But the conversation gets more interesting when you consider the stat line some of the righties in the Cubs’ pen posted last year facing left-handed batters. Shawn Camp posted a 2.83 ERA with a 1.43 WHIP, placing him near the top of our list of candidates to face a left handed bat late in a game. Similarly, Michael Bowden sported a 2.40 ERA with a 1.33 WHIP against lefties, which would place him amongst the top of our candidates to face lefties. And maybe the most surpassingly effective bullpen arm versus lefties is the one attached to the body of Rafael Dolis. Against righties Dolis looks just plain bad with a 11.29 ERA with a 2.40 WHIP, but dig deeper and you see peak effectiveness out of Dolis. That effectiveness comes against lefties as Dolis posted a 1.83 ERA with a 0.97 WHIP against them.
Breaking it all down, then a piecing it together, maybe the front office has the lefty matchup guys in place in the way of Camp, Dolis, and Bowden together with the possibility of Wood joining Russell in the bullpen. There is a common thought that a lefty/lefty matchup brings the advantage to the guy on the mound. But in the case of some of these guys we have briefly looked at, we can see there are a number of times when you can eschew the common thought, and look more at the numbers. Because as we know, numbers don’t lie.
So the Cubs may very well look to add a man like J.P. Howell yet this offseason, but, if they don’t, it isn’t necessarily because they couldn’t. It could simply be a statement to the production they can get out of the guys who throw from the right side against lefties. And, all things considered, maybe the FO ought to look more into a bullpen arm that can effectively shut down right-handed hitters instead?
So, while the Beliveau departure is an easy one to get frustrated in at the onset, if you look at the numbers, his didn’t play well against the rest of the arms on the team. Also, factor in this front office’s extreme demand and desire to get control guys who can pitch and not just throw, and it is easy to see why Jeff Beliveau had become so expendable for this team. While Jeff was a promising arm, he was nearing the stage of not being young anymore, and a 26-year-old bullpen prospect screams oxymoron to me. At 26, if a guy is only a bullpen arm and he still can’t solidify himself in that role, maybe the upside and prospect status have run their course. The Cubs lost a guy in Beliveau that could someday figure it out and be a lights out type pitcher, but someday starts to mean less and less once a prospect from the bullpen crosses the age line of 25. Those are the types of guys you expect to have figured it out at that point. The Cubs have much more effective options already in the bullpen in a group of righties that are uncharacteristically dominant against lefties, and they are paired with a lefty who is darn good in his own right in James Russell. Does it sting? Yeh. Wish we could have kept the kid? Yeah. Would he have made the bullpen anyway or be a key guy in a good bullpen going forward? Probably not. It is a fickle business this sport, but this loss is one that will most likely not see the Cubs grimace once at the waiver claim by the Rangers.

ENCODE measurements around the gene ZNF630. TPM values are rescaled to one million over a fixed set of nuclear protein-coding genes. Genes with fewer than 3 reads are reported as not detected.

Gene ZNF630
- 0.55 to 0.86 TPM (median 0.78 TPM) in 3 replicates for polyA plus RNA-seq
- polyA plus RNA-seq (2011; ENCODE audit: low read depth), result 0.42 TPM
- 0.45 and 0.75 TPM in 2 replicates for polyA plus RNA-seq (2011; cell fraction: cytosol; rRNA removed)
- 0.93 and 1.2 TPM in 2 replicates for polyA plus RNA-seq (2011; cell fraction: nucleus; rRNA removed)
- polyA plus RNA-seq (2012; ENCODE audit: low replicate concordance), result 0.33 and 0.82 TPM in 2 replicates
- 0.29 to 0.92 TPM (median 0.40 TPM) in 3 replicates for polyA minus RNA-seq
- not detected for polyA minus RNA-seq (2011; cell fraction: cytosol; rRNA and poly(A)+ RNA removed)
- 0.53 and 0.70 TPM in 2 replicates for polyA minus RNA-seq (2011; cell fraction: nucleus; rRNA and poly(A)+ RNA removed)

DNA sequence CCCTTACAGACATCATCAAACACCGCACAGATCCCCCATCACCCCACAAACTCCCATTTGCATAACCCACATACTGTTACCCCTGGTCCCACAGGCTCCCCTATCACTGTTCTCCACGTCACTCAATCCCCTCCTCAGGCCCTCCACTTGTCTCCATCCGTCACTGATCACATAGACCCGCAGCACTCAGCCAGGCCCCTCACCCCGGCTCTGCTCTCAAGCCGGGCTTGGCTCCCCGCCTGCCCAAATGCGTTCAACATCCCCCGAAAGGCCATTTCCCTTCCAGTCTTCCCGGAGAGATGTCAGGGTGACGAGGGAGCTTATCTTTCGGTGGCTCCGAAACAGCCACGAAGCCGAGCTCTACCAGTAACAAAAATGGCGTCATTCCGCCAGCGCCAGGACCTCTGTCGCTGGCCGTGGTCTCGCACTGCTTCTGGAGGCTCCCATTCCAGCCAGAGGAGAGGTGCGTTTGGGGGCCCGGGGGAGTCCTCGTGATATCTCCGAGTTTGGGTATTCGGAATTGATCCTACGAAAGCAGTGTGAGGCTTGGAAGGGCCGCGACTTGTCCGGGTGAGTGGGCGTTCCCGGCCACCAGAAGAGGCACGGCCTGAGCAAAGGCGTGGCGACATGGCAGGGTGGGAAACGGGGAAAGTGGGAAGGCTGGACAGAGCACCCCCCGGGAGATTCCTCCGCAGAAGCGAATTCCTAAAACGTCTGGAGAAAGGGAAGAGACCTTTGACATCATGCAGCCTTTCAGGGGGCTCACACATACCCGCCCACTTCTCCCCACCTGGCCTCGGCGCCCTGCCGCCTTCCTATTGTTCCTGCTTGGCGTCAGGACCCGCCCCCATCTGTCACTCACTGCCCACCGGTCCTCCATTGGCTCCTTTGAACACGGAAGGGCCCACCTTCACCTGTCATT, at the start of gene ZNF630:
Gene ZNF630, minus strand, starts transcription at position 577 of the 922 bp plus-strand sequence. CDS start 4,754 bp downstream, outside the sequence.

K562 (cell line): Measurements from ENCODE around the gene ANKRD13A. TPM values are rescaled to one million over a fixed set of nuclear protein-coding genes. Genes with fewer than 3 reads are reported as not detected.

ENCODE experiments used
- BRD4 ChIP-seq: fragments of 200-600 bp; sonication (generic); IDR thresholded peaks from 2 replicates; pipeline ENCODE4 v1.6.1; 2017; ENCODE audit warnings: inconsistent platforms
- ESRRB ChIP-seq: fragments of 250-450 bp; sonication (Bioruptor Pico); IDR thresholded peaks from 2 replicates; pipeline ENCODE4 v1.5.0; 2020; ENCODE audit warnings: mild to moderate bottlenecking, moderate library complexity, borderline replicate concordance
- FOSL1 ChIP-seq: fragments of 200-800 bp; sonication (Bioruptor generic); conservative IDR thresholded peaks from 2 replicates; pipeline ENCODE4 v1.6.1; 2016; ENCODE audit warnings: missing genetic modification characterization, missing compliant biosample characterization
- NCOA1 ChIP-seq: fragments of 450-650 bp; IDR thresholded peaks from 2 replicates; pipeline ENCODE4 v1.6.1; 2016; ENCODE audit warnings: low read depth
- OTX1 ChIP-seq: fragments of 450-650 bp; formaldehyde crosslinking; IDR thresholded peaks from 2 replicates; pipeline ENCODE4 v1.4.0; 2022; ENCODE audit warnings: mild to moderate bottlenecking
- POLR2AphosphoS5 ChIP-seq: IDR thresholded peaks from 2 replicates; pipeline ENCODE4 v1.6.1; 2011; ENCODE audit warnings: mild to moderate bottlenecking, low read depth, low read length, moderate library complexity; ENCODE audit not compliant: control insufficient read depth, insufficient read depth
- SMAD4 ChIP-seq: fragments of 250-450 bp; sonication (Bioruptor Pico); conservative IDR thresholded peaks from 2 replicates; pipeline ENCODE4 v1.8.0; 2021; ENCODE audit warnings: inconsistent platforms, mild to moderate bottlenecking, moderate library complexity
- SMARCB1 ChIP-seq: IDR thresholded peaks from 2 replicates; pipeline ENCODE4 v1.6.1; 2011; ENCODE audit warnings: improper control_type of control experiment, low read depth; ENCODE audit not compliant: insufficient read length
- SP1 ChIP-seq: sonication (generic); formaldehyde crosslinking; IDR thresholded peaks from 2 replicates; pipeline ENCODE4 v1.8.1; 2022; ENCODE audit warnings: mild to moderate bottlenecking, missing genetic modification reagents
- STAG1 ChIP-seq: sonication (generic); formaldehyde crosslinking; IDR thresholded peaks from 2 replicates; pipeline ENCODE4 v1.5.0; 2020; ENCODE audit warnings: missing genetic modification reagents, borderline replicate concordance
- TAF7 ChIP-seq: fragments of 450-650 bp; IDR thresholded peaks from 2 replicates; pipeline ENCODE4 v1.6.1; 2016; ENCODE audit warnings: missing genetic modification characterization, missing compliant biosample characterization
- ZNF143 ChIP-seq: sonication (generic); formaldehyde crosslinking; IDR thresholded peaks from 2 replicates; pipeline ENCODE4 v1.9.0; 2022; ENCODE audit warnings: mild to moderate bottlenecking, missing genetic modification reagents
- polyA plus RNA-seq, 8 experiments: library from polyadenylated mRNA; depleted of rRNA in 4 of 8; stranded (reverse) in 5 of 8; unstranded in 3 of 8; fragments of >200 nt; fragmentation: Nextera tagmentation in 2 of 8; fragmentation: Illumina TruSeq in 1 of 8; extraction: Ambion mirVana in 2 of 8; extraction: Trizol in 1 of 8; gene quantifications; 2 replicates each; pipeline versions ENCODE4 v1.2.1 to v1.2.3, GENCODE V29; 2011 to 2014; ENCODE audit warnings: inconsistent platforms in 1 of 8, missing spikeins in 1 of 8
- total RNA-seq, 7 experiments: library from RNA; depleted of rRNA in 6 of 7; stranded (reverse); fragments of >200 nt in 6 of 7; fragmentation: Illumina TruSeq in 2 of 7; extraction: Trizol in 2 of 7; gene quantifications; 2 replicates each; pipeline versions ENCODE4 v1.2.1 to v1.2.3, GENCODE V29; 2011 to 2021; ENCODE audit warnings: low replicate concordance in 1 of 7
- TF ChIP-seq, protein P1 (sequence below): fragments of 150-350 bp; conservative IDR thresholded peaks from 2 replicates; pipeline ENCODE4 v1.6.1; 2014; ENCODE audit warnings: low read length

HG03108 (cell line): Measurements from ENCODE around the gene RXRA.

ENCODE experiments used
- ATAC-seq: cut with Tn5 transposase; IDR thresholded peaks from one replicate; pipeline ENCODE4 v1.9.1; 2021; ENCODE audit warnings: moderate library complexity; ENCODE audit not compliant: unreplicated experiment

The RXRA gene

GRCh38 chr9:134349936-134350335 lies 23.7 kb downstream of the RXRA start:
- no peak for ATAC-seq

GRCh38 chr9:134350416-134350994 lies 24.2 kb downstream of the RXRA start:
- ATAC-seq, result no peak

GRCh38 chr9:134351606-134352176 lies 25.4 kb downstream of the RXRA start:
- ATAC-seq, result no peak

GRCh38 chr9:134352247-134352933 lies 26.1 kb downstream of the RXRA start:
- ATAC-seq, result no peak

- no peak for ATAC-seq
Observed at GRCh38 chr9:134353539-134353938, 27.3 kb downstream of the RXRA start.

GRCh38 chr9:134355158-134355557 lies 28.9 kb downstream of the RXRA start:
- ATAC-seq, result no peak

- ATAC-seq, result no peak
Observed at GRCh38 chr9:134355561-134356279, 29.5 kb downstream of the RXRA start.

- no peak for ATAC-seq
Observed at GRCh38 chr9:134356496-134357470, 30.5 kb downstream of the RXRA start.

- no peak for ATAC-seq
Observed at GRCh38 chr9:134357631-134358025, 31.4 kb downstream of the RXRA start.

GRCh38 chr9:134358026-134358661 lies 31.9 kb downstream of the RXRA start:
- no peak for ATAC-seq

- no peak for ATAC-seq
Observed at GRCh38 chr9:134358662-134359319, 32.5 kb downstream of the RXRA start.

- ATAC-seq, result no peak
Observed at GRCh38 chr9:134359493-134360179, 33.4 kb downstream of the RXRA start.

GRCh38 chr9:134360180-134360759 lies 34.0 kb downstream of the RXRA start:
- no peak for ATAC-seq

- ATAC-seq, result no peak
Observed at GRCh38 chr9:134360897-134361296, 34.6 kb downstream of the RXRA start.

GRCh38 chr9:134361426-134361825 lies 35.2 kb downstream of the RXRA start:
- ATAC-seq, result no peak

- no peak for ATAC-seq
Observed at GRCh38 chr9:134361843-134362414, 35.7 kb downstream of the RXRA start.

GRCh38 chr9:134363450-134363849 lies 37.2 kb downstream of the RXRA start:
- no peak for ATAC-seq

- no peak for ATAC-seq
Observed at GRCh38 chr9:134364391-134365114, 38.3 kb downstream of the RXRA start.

Best of luck to Jeff and the Rangers, but ladies and gents, this was not a hit to the bullpen or to the future plans in anyway.